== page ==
We’ve seen our own artists take action in the past in response to key events in our social history. The Carnsore Point campaign of the 1970s and Self Aid in the 1980s are just two instances where artists sought to galvanise public opinion, to stimulate it into taking action about its own future. More recently, a contingent of Irish harpers marched to the Dáil in protest at the building of the motorway at Tara. Should our traditional musicians be taking up the gauntlet at a time when the arts are under such explicit scrutiny on foot of the McCarthy report? It’s not necessarily a question that will be answered on the picket lines, Martin Hayes believes.

“Ï’ve always felt that there’s an implicit sense of the value of our music, and what’s being said,” he offers. “You don’t always have to say explicitly what you believe and what you feel, but musicians, poets, artists, intellectuals, historians, anybody who is not part of the process of generating wealth and affluence, are regarded as being simple-minded almost, and are regarded as not having anything to contribute in real terms to our way of life or to our identity. It’s as if these things were very nice attachments but not central – as if you have to be a property developer or a businessman to retain true credibility in what people refer to as to the ‘real’ world. But the real world encompasses everything. The loss of a central narrative for us to hold on to at this time is a big loss, and it’s a big gaping hole that people are filling with anger and resentment and fear and doubt and humiliation and all kinds of other things.”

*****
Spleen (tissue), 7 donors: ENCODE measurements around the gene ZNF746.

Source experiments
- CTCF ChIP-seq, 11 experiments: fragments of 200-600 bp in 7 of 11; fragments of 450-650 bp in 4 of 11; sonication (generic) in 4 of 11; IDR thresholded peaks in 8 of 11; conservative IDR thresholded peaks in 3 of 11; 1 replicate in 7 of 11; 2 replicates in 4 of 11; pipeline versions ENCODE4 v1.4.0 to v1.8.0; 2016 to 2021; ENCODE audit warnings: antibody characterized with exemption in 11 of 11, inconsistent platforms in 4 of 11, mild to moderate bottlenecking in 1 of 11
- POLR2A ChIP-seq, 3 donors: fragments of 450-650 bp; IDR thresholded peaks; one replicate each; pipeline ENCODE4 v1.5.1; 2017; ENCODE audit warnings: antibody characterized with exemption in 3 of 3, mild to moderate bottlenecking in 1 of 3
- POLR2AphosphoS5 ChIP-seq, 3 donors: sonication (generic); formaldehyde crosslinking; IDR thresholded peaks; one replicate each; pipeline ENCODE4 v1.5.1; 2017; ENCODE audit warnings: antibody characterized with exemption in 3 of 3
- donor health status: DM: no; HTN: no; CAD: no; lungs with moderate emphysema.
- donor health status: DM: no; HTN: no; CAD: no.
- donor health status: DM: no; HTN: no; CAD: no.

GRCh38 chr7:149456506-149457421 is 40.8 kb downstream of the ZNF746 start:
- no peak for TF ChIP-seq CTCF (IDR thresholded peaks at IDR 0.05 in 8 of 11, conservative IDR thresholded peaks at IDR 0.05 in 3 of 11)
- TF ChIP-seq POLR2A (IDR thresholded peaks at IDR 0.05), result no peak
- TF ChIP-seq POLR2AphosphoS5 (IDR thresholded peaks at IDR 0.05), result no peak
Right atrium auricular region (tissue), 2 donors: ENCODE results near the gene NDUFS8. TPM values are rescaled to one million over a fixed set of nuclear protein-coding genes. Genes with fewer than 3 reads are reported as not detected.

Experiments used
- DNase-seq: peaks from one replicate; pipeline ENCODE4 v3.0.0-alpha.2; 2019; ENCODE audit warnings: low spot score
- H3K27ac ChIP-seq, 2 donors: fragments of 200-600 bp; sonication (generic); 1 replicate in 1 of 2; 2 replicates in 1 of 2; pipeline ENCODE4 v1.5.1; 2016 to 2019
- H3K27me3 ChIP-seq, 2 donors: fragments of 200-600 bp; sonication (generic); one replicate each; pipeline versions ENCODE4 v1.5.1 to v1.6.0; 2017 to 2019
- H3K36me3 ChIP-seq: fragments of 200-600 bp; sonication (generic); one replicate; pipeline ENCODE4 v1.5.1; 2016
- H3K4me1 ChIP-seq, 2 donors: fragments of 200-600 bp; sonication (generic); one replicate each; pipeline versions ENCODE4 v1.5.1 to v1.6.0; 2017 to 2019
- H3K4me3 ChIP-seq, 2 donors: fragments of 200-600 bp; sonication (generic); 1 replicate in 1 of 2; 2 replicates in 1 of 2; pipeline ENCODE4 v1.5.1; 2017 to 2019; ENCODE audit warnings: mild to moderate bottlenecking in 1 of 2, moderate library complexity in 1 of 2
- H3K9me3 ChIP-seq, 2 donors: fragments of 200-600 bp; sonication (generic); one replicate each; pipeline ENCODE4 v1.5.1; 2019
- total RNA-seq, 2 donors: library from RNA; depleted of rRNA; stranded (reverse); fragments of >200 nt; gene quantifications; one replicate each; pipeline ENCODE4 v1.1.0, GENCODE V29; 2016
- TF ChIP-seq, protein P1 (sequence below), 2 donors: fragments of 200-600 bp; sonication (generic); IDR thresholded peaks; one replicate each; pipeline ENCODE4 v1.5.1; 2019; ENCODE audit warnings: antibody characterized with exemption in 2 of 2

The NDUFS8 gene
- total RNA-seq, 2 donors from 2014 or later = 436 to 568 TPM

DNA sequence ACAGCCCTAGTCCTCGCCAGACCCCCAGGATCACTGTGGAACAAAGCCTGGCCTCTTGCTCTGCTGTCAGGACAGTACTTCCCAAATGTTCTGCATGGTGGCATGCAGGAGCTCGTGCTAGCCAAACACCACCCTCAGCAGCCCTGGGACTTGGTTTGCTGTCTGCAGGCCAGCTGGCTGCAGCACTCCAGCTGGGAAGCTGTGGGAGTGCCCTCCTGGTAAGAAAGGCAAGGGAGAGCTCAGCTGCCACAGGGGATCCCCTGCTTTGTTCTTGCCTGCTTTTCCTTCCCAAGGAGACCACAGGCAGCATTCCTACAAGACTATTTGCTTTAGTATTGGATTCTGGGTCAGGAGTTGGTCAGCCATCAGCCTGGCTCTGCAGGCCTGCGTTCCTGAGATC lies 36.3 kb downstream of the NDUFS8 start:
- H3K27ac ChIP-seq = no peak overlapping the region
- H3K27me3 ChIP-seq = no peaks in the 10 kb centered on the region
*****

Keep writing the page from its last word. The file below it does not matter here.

Gerry Godley, director of the Improvised Music Company, again curated the OPW Summer Salon Series of free concerts at Farmleigh this year, which included performances from Julie Feeney and Martin Hayes and Dennis Cahill. The intimacy of the performance in a convivial setting was a timely reminder of what it is that’s at the heart of great music and great art.